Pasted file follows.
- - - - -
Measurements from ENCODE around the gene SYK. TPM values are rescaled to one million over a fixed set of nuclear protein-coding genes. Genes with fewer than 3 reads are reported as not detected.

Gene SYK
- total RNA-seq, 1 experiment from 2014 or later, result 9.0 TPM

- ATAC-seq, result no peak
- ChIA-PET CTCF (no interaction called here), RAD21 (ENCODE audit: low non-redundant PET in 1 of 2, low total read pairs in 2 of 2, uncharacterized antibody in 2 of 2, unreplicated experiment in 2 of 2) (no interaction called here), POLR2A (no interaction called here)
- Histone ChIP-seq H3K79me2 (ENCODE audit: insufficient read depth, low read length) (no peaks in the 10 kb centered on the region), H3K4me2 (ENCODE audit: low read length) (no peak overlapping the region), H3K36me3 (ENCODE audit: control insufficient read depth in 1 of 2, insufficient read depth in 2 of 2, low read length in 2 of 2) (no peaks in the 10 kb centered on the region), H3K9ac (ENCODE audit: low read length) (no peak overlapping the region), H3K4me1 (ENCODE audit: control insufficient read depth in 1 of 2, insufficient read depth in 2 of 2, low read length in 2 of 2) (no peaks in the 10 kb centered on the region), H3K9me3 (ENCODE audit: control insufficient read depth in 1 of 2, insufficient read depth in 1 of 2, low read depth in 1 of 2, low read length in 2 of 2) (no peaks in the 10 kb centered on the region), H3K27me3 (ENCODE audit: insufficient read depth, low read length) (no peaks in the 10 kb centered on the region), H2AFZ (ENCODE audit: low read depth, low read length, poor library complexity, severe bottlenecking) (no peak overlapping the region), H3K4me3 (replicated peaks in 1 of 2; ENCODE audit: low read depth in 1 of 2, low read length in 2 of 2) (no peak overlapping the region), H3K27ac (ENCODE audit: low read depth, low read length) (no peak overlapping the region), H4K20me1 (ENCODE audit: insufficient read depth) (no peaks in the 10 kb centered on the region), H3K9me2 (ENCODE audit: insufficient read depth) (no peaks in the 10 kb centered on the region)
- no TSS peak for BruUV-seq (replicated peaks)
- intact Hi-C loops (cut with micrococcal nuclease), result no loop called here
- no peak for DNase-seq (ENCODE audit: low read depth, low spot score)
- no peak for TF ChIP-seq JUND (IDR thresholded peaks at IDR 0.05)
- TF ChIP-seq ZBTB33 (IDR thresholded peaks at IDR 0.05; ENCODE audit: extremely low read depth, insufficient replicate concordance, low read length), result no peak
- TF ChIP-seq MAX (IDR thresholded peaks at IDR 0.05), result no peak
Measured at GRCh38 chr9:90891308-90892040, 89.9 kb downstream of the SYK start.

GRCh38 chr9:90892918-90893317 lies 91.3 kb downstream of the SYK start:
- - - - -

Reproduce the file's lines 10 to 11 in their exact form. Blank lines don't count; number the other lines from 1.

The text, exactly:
- no peak for TF ChIP-seq JUND (IDR thresholded peaks at IDR 0.05)
- TF ChIP-seq ZBTB33 (IDR thresholded peaks at IDR 0.05; ENCODE audit: extremely low read depth, insufficient replicate concordance, low read length), result no peak